Diversity, Network Structure, and the Effectiveness of Collective Design and Innovation
This project is currently supported by the NSF Science of Organizations (SoO) and Systems Science (SYS) Programs (Award #: NSF SES-1734147).
Any opinions, findings, and conclusions or recommendations expressed in this material are those of the authors and do not necessarily reflect the views of the National Science Foundation.
About the Project
As the complexity of products and services has skyrocketed over the last several decades, collective design and innovation processes have become a necessity for the development of successful solutions for real-world problems. Such large-scale design processes typically involve individuals with diverse knowledge, expertise and behaviors, and the organizational structures under which the collective design takes place are often complex and dynamic with temporally changing non-trivial network properties.
This project aims to investigate, both theoretically and experimentally, how the diversity of knowledge, expertise, and behaviors of individual members and the topological properties of organizational network structures will affect the effectiveness of design and innovation processes at collective levels. This will be accomplished through (a) theoretical agent-based network modeling and simulation, and (b) model evaluation through online laboratory experiments involving student participants with diverse majors. Modeling and simulation will investigate potential interactions between task-related diversity and large-scale organizational network structures. The predictions produced by the simulations will be evaluated through online laboratory experiments, in which participants will collaborate on several open-ended collective design tasks through a computer-mediated collaboration platform. In these experiments, the participants' task-related diversity will be measured and its distribution in the organizational network will be manipulated. The topologies of the network will also be monitored and manipulated dynamically.
The successful outcome of the project will be a new "guiding principle" for configuring and manipulating task-related diversity and organizational network structures to promote effective collective design and innovation. This will bear multidisciplinary impacts on organizational science, management science, systems science, systems engineering, operations research, and network science.
- Yiding Cao (PhD candidate in Industrial and Systems Engineering)
- Minjun Kim (PhD candidate in Systems Science)
- Yingjun Dong (PhD candidate in Systems Science)
- Neil MacLaren (PhD candidate in Management)
- Ankita Kulkarni (PhD candidate in Management)
- Shelley D. Dionne, Hiroki Sayama, and Francis J. Yammarino, Diversity and social network structure in collective decision making: Evolutionary perspectives with agent-based simulations, Complexity, in press.
- Hiroki Sayama, Shelley Dionne, Francis Yammarino, Yiding Cao, Minjun Kim, Neil MacLaren, and Ankita Kulkarni, Effects of organizational network structure and task-related diversity on collective design and innovation: An agent-based modeling study, accepted for presentation at the 2018 Conference on Complex Systems (CCS 2018), September 23-28, 2018, Thessaloniki, Greece.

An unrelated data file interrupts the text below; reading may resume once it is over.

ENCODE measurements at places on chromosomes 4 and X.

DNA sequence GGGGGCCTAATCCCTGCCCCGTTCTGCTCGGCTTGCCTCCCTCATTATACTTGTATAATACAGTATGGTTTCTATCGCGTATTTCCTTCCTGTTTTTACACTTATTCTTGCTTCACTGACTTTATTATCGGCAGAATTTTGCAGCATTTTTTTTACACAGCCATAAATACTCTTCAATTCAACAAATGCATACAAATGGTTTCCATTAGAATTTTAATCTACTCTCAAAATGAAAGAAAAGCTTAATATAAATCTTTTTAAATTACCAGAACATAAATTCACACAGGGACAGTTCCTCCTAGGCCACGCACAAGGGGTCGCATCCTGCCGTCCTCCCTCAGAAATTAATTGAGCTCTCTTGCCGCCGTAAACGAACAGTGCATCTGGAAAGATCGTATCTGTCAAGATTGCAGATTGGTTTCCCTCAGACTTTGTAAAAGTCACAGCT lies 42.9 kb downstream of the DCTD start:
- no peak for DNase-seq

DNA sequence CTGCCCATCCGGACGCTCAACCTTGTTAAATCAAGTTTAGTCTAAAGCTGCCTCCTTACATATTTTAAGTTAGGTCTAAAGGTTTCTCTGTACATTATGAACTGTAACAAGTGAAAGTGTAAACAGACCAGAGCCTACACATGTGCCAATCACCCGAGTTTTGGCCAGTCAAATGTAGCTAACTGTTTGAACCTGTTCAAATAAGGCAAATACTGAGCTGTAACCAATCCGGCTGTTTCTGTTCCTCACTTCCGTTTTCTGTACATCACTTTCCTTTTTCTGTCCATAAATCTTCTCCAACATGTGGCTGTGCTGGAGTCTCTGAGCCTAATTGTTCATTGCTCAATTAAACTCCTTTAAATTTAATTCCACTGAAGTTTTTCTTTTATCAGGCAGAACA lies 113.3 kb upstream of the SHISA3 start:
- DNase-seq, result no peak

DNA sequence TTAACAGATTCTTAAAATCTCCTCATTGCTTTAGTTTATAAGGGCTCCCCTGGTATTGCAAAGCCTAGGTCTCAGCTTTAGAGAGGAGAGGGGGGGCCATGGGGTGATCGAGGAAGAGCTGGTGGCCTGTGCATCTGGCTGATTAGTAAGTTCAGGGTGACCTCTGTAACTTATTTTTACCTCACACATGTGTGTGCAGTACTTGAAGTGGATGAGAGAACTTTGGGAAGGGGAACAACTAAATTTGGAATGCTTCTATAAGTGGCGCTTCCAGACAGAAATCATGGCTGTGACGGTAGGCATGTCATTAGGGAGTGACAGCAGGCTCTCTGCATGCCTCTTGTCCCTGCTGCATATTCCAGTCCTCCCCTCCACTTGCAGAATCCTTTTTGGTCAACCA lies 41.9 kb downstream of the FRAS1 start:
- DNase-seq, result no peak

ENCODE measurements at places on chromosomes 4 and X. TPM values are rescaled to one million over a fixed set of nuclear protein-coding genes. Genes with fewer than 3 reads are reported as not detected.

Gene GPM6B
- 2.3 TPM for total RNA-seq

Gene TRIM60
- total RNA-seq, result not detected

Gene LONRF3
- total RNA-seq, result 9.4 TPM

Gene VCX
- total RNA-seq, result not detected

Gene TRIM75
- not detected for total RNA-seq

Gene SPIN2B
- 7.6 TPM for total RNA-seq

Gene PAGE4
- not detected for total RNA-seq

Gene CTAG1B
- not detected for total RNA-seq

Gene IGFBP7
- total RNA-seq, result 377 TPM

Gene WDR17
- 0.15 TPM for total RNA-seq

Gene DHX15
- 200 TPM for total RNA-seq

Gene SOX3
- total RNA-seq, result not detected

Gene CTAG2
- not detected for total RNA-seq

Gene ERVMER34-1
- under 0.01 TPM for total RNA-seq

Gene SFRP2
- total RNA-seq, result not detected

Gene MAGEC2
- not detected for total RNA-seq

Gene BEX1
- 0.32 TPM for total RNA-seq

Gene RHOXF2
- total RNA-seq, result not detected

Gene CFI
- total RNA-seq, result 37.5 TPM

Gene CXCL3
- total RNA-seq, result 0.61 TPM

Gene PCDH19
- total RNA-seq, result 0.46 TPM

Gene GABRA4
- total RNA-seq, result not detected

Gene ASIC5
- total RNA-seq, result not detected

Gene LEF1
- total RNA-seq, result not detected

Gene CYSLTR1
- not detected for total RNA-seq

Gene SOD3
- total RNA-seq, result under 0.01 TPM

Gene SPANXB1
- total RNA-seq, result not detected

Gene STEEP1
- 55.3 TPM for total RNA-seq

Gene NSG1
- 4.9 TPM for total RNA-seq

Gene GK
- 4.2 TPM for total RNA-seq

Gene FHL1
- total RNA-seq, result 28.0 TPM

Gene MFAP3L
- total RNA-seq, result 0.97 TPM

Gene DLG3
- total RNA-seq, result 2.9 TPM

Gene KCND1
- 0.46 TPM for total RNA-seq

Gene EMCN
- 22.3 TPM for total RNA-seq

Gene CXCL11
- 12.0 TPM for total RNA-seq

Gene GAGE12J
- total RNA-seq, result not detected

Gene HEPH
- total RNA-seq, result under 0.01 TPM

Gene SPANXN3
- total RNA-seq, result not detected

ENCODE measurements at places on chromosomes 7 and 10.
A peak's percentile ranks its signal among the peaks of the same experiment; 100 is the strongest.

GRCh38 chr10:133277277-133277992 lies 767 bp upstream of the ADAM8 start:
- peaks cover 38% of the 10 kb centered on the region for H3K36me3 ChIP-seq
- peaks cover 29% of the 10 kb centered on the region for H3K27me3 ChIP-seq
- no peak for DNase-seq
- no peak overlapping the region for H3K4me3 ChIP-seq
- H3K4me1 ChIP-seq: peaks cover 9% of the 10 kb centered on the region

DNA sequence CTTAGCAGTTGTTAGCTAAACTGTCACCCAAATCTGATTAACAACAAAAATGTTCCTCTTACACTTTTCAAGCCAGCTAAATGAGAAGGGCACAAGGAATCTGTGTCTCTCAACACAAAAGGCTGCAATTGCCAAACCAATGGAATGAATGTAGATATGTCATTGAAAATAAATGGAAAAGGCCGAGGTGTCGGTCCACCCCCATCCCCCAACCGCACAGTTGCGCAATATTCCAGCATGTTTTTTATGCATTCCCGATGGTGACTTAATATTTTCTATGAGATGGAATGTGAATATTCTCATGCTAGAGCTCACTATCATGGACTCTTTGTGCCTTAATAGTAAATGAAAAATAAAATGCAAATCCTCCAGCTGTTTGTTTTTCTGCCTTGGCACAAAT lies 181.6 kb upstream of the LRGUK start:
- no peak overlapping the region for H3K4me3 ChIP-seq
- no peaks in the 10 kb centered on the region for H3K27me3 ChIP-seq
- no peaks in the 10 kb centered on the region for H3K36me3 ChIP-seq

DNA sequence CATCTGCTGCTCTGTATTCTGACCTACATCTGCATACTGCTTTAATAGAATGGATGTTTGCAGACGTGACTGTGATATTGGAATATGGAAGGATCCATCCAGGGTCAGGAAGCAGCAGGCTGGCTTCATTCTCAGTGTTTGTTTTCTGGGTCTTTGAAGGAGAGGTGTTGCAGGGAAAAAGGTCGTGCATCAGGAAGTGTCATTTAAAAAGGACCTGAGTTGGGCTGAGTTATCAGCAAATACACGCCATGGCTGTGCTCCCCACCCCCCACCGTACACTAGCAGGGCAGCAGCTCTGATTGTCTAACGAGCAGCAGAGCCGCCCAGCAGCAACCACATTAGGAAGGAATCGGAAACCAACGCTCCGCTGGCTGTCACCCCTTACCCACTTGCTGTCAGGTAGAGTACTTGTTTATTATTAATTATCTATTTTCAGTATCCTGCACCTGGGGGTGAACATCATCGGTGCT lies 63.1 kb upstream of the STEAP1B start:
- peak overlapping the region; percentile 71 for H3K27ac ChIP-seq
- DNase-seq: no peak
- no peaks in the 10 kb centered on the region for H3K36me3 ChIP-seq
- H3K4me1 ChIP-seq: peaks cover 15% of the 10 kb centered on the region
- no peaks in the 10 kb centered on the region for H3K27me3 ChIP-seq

- Hiroki Sayama, Evolutionary perspectives on collective design and innovation: Task diversity, behavioral diversity, and network structure, an invited talk at the Advanced Institute for Complex Systems, Waseda University, Tokyo, Japan, June 28, 2018.
- Neil Maclaren, Yiding Cao, Ankita Kulkarni, Francis Yammarino, Michael Mumford, Shelley Dionne, Hiroki Sayama, Shane Connelly, Tyler Mulhearn, Robert Martin, Erin Todd, and Frank Bosco, Agent-based model parameter estimation and variable reduction using metaBUS: An application to a collective leadership model, presented as a poster at NERCCS 2018: First Northeast Regional Conference on Complex Systems, April 12-13, 2018, Binghamton, NY.
- [NetSci High] Ewa Sulicz, Juwairiyah Shaikh, Carol Reynolds, and Hiroki Sayama, Does it really matter where you go to college? A network-based analysis of educational outcomes of universities in the United States, presented as a NetSci High poster at CompleNet 2018: Ninth International Conference on Complex Networks, March 6, 2018, Boston, MA.
- [NetSci High] Chris Vincens, Danyal Shah, Carol Reynolds, and Hiroki Sayama, How will the transfer of using alternatives to fossil fuels affect trade networks and economic interconnectedness?, presented as a NetSci High poster at CompleNet 2018: Ninth International Conference on Complex Networks, March 6, 2018, Boston, MA.
- [NetSci High] Harrison Barnes, Joyce Zhu, Carol Reynolds, and Hiroki Sayama, Music intervals connecting music of different culture, presented as a NetSci High poster at CompleNet 2018: Ninth International Conference on Complex Networks, March 6, 2018, Boston, MA.
- Hiroki Sayama, Mechanistic modeling of social systems, an invited talk at the Satellite Symposium on Understanding Our Complex World Using Data Analytics and Models at the Conference on Complex Systems 2017 (CCS 2017), September 20, 2017, Cancun, Mexico.
Please address any inquiries about this project to:
Hiroki Sayama, D.Sc.
Director, Center for Collective Dynamics of Complex Systems
Professor, Department of Systems Science and Industrial Engineering
Binghamton University, State University of New York
P.O. Box 6000, Binghamton, NY 13902-6000
Tel: (607) 777-3566
© Copyright 2017-2019 Center for Collective Dynamics of
Complex Systems, Binghamton University